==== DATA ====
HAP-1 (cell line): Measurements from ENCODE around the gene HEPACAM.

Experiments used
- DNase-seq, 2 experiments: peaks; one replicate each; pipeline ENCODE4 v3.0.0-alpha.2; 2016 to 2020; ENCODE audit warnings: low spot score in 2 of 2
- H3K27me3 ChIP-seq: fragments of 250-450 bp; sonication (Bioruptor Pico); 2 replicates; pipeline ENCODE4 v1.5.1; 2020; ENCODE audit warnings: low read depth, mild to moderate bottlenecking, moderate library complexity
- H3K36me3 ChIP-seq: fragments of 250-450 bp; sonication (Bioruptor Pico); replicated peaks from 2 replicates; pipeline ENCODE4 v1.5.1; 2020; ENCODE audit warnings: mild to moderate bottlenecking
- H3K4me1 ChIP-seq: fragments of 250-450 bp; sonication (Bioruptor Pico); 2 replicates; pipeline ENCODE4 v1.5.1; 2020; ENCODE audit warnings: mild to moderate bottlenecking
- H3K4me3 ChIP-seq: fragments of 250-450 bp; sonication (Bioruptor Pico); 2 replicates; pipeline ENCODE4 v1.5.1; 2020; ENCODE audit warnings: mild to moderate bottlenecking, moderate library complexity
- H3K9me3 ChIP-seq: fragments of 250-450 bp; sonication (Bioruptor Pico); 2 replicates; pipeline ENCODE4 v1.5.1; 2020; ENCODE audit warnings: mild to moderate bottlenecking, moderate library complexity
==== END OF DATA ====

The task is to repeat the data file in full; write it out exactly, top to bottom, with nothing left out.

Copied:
HAP-1 (cell line): Measurements from ENCODE around the gene HEPACAM.

Experiments used
- DNase-seq, 2 experiments: peaks; one replicate each; pipeline ENCODE4 v3.0.0-alpha.2; 2016 to 2020; ENCODE audit warnings: low spot score in 2 of 2
- H3K27me3 ChIP-seq: fragments of 250-450 bp; sonication (Bioruptor Pico); 2 replicates; pipeline ENCODE4 v1.5.1; 2020; ENCODE audit warnings: low read depth, mild to moderate bottlenecking, moderate library complexity
- H3K36me3 ChIP-seq: fragments of 250-450 bp; sonication (Bioruptor Pico); replicated peaks from 2 replicates; pipeline ENCODE4 v1.5.1; 2020; ENCODE audit warnings: mild to moderate bottlenecking
- H3K4me1 ChIP-seq: fragments of 250-450 bp; sonication (Bioruptor Pico); 2 replicates; pipeline ENCODE4 v1.5.1; 2020; ENCODE audit warnings: mild to moderate bottlenecking
- H3K4me3 ChIP-seq: fragments of 250-450 bp; sonication (Bioruptor Pico); 2 replicates; pipeline ENCODE4 v1.5.1; 2020; ENCODE audit warnings: mild to moderate bottlenecking, moderate library complexity
- H3K9me3 ChIP-seq: fragments of 250-450 bp; sonication (Bioruptor Pico); 2 replicates; pipeline ENCODE4 v1.5.1; 2020; ENCODE audit warnings: mild to moderate bottlenecking, moderate library complexity